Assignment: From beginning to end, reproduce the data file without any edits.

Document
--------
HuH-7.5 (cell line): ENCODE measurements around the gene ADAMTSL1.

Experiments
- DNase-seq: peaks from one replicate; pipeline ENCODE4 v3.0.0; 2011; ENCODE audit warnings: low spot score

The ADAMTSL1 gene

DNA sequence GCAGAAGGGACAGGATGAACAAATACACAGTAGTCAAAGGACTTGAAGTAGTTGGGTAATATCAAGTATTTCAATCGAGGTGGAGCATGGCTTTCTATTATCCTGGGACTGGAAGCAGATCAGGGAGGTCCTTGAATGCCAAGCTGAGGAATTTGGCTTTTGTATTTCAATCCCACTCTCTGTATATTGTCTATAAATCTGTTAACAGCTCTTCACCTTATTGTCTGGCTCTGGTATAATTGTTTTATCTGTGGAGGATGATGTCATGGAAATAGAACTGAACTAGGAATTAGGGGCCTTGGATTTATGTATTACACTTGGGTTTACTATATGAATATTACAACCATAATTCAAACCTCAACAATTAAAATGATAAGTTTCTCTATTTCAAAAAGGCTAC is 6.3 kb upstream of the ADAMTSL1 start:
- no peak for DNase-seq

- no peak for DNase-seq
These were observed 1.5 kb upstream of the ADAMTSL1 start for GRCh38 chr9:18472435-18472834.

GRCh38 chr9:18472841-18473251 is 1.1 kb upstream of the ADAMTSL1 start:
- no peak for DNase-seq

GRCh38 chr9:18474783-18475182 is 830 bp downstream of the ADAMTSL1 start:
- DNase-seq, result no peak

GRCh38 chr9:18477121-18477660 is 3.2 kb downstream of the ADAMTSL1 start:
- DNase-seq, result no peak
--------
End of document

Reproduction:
HuH-7.5 (cell line): ENCODE measurements around the gene ADAMTSL1.

Experiments
- DNase-seq: peaks from one replicate; pipeline ENCODE4 v3.0.0; 2011; ENCODE audit warnings: low spot score

The ADAMTSL1 gene

DNA sequence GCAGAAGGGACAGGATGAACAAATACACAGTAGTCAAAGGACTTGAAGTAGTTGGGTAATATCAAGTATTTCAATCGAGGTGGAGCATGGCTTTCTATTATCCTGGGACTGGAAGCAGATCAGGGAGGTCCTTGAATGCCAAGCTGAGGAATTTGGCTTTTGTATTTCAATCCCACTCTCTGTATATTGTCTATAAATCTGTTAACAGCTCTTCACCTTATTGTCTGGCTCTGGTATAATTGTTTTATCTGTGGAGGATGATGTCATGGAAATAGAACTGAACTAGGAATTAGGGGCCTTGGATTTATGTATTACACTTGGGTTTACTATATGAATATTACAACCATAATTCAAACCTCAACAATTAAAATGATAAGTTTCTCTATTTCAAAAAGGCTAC is 6.3 kb upstream of the ADAMTSL1 start:
- no peak for DNase-seq

- no peak for DNase-seq
These were observed 1.5 kb upstream of the ADAMTSL1 start for GRCh38 chr9:18472435-18472834.

GRCh38 chr9:18472841-18473251 is 1.1 kb upstream of the ADAMTSL1 start:
- no peak for DNase-seq

GRCh38 chr9:18474783-18475182 is 830 bp downstream of the ADAMTSL1 start:
- DNase-seq, result no peak

GRCh38 chr9:18477121-18477660 is 3.2 kb downstream of the ADAMTSL1 start:
- DNase-seq, result no peak